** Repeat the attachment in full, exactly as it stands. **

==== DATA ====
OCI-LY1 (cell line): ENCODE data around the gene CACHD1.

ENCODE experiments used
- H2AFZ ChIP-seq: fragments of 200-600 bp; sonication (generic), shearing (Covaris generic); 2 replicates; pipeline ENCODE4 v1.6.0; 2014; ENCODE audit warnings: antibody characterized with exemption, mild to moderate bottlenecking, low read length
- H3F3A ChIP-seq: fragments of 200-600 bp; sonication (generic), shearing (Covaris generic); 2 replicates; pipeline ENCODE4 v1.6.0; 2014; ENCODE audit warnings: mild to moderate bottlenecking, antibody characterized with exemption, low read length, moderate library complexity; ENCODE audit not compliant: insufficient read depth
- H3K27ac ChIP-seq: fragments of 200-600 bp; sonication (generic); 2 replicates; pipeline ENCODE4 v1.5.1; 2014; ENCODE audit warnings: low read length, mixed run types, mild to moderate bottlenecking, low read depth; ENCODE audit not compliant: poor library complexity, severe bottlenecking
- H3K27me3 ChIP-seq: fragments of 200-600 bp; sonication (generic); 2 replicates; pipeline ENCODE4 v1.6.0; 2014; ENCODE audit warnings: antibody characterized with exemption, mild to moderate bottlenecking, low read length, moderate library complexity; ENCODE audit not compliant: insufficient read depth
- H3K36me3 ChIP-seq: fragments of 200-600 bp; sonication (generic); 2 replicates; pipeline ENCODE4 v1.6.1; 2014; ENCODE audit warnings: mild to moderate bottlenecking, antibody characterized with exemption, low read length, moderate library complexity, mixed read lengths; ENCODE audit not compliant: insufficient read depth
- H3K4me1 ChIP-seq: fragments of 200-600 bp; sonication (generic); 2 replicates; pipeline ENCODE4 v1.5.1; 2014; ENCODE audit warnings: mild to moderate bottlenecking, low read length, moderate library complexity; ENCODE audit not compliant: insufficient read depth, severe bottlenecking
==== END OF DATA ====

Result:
OCI-LY1 (cell line): ENCODE data around the gene CACHD1.

ENCODE experiments used
- H2AFZ ChIP-seq: fragments of 200-600 bp; sonication (generic), shearing (Covaris generic); 2 replicates; pipeline ENCODE4 v1.6.0; 2014; ENCODE audit warnings: antibody characterized with exemption, mild to moderate bottlenecking, low read length
- H3F3A ChIP-seq: fragments of 200-600 bp; sonication (generic), shearing (Covaris generic); 2 replicates; pipeline ENCODE4 v1.6.0; 2014; ENCODE audit warnings: mild to moderate bottlenecking, antibody characterized with exemption, low read length, moderate library complexity; ENCODE audit not compliant: insufficient read depth
- H3K27ac ChIP-seq: fragments of 200-600 bp; sonication (generic); 2 replicates; pipeline ENCODE4 v1.5.1; 2014; ENCODE audit warnings: low read length, mixed run types, mild to moderate bottlenecking, low read depth; ENCODE audit not compliant: poor library complexity, severe bottlenecking
- H3K27me3 ChIP-seq: fragments of 200-600 bp; sonication (generic); 2 replicates; pipeline ENCODE4 v1.6.0; 2014; ENCODE audit warnings: antibody characterized with exemption, mild to moderate bottlenecking, low read length, moderate library complexity; ENCODE audit not compliant: insufficient read depth
- H3K36me3 ChIP-seq: fragments of 200-600 bp; sonication (generic); 2 replicates; pipeline ENCODE4 v1.6.1; 2014; ENCODE audit warnings: mild to moderate bottlenecking, antibody characterized with exemption, low read length, moderate library complexity, mixed read lengths; ENCODE audit not compliant: insufficient read depth
- H3K4me1 ChIP-seq: fragments of 200-600 bp; sonication (generic); 2 replicates; pipeline ENCODE4 v1.5.1; 2014; ENCODE audit warnings: mild to moderate bottlenecking, low read length, moderate library complexity; ENCODE audit not compliant: insufficient read depth, severe bottlenecking